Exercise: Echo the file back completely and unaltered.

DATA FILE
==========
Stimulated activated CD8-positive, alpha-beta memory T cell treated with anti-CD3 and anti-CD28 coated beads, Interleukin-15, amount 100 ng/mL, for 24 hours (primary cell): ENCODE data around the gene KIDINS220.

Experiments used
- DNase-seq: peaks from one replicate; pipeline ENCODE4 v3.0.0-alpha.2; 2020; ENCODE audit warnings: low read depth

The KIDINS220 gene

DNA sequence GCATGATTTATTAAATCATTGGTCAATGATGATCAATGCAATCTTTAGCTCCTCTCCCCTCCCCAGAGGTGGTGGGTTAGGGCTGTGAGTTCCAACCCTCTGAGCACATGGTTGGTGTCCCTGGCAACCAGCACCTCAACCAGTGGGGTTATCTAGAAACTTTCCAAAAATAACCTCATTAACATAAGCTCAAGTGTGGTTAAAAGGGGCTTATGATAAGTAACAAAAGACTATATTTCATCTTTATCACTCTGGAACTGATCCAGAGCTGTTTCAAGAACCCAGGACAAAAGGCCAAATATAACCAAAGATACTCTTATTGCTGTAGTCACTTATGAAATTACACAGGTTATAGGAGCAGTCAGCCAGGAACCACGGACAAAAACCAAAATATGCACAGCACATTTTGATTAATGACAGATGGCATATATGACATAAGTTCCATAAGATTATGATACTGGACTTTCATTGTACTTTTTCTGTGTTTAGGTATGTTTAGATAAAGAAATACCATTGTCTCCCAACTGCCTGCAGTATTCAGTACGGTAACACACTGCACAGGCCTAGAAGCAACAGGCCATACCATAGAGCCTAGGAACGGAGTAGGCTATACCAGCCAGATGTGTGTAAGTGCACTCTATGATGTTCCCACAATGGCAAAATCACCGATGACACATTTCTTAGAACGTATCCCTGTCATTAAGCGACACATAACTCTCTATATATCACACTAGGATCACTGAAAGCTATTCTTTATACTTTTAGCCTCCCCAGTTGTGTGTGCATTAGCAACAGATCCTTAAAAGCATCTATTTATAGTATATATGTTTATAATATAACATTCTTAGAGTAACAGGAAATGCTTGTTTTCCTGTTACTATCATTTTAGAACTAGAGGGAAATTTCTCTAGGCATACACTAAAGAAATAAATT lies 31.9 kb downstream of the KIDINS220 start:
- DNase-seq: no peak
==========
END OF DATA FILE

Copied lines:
Stimulated activated CD8-positive, alpha-beta memory T cell treated with anti-CD3 and anti-CD28 coated beads, Interleukin-15, amount 100 ng/mL, for 24 hours (primary cell): ENCODE data around the gene KIDINS220.

Experiments used
- DNase-seq: peaks from one replicate; pipeline ENCODE4 v3.0.0-alpha.2; 2020; ENCODE audit warnings: low read depth

The KIDINS220 gene

DNA sequence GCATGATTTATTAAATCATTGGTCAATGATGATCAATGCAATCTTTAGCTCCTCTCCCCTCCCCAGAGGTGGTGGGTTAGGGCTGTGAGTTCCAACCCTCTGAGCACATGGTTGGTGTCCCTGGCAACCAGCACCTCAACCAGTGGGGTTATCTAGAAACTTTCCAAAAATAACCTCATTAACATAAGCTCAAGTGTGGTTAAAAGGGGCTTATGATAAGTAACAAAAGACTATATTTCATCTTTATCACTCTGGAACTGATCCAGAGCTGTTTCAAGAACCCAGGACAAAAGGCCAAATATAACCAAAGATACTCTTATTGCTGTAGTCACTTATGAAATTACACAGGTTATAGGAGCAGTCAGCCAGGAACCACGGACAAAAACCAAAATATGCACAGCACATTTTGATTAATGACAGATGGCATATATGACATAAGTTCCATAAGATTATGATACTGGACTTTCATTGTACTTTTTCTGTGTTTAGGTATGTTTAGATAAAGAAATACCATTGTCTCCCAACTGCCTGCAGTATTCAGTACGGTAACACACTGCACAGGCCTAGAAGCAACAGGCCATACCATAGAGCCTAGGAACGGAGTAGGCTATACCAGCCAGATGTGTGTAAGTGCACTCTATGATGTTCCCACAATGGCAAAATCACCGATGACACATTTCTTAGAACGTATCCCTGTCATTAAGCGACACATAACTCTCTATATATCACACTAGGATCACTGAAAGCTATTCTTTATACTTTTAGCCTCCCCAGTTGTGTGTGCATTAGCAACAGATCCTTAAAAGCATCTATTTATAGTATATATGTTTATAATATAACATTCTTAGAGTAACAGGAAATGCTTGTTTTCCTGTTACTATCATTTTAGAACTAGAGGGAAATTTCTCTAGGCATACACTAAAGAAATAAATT lies 31.9 kb downstream of the KIDINS220 start:
- DNase-seq: no peak